I also knew that with editing people moving to music I would need to shoot with two cameras. I would never have enough to work with, with just the one. I also needed heaps of movement within the camera work (hence the gimbal camera mount) because it was a dance film—I had worked it out in my head which is not to say I ignored possibilities when they came along…

Yes, I noticed early on the tension that was developing between Jiří, Otto and Moss Te Ururangi Patterson (the Māori Advisor bought in by the RNZB), was this something you had an inkling would develop into a such a strong storyline?

I have to say I had a hunch that the process would be, well… interesting. I went to meet Otto and Jiří in Europe to talk with them and get their permission to make the documentary. I knew that for anybody in their situation coming from Europe and not having worked in NZ before, this would be a big dramatic journey for them.

And what was really interesting was that they kind of ended up in different places because you see at the end of the film that Jiří realises that it’s not ok to dress people up without advice on what is culturally sensitive, but Otto was maybe a little more defensive about what he got to show on the stage.

Yeah, I did notice Otto was kinda the one kicking rocks on the beach at the end…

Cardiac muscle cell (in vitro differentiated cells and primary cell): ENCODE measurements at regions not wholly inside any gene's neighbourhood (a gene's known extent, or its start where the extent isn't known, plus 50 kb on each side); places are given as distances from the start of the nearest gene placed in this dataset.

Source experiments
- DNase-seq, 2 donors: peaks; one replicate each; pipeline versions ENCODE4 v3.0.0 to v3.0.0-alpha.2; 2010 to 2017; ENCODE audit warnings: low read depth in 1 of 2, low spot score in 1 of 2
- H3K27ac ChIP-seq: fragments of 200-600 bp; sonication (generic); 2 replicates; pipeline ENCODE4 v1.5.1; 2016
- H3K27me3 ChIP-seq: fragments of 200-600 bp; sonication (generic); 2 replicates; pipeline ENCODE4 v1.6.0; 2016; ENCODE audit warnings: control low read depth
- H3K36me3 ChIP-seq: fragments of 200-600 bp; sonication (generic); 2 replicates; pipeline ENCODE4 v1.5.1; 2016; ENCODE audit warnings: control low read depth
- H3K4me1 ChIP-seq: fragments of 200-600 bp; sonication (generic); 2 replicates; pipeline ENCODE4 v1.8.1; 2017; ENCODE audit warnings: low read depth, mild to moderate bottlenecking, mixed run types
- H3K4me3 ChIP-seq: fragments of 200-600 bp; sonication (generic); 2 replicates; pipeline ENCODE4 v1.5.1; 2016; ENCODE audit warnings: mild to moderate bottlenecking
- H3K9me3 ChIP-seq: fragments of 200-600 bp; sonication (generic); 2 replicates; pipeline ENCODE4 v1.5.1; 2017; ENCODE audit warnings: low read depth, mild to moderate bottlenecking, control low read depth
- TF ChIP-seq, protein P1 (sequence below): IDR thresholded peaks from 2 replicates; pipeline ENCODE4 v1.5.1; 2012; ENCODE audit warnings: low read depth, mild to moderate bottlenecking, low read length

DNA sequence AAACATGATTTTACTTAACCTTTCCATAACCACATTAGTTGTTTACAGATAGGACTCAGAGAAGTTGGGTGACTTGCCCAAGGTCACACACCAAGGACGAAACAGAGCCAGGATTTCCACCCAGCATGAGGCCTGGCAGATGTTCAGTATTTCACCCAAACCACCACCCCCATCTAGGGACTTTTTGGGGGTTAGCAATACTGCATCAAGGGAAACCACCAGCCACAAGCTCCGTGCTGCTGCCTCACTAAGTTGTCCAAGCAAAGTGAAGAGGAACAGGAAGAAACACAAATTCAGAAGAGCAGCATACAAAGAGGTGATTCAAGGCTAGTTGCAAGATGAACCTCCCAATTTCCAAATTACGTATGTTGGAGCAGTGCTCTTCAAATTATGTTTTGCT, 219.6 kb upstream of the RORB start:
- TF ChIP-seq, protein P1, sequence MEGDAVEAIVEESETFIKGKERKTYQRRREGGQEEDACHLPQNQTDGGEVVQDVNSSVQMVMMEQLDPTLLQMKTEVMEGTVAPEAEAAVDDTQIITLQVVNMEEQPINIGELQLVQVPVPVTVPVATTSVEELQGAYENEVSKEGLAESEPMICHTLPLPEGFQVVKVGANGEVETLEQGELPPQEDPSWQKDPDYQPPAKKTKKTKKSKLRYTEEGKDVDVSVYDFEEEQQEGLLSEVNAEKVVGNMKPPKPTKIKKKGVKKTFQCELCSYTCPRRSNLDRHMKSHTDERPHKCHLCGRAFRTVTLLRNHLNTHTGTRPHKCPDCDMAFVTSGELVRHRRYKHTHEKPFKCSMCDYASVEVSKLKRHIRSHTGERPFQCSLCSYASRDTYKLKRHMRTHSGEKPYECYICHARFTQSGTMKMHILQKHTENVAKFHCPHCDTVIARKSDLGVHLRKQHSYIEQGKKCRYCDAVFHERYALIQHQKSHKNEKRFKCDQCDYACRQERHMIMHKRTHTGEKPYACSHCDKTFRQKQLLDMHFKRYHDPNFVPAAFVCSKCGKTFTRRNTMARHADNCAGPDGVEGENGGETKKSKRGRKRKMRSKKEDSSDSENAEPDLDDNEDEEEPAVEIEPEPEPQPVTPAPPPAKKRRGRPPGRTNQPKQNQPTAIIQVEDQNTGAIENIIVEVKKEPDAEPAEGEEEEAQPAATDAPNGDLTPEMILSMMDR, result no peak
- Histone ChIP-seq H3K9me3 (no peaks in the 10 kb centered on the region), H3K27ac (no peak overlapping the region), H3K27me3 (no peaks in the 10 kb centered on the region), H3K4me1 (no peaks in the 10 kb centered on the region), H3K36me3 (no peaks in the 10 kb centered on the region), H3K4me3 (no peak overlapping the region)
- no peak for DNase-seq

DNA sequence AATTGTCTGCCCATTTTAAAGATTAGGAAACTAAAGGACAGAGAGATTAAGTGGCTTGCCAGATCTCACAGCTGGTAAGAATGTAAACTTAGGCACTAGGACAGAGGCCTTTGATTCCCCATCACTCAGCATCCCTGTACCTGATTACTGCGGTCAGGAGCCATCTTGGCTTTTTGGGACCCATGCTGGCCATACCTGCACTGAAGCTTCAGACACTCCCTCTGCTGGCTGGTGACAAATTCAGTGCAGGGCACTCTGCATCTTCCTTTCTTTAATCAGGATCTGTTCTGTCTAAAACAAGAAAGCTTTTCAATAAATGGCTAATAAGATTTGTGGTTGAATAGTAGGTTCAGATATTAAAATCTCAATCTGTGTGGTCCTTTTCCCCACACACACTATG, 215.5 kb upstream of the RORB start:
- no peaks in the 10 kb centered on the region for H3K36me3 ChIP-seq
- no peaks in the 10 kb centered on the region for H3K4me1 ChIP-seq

What I would try to remind people of is that growing up in the Czech Republic while it was still Communist, there was a massive amount of repression of what artists were and weren’t allowed to do. As New Zealanders it’s very hard for us to understand what that is like—artistic censorship in an already tough environment.

Everything seemed to come to a head two thirds of the way through, when Moss said he was ready to walk away due to the escalating issues with non-Māori playing Māori and just how that was going to be addressed, but then he seemed to change his mind by the end of the day and remained on board. Was it Patricia Barker (RNZB Artistic Director) that smoothed the waters, or was there more to that than was captured on film?

There was definitely more to it than we filmed, unfortunately, we couldn’t be there every single day for six weeks. I do know there were things like emails going on that are not exactly dynamic from a film point of view. That strong turnaround, though, did happen on the same day—Moss had voiced his concerns to Patricia that morning, as had Jiří and Otto when we filmed them talking in the corridor. As Moss had been coming and going between Auckland and Wellington, it had been impossible to predict when things would happen.

In the end, though, Patricia and the RNZB had given firm reassurance about respectful management regarding the Māori content and said: this is what we’re going to do—they took the costumes away from representing literal people, and at Moss’ guidance, more symbolic of Māori concepts and tikanga.

Did you film solidly for six weeks or did you have little breaks in between?

Yeah, there was probably about 28-30 days of shooting in Wellington, including a few days in Prague and Auckland. It was really hard to plan, with the only schedule we had was the basic  knowledge the RNZB would be rehearsing mornings for an hour and a half from about 9.00am, with another session from 11.00am. I’d only get a day’s notice about which parts they would be rehearsing, and sometimes that would change, so we had a big logistical planning challenge there.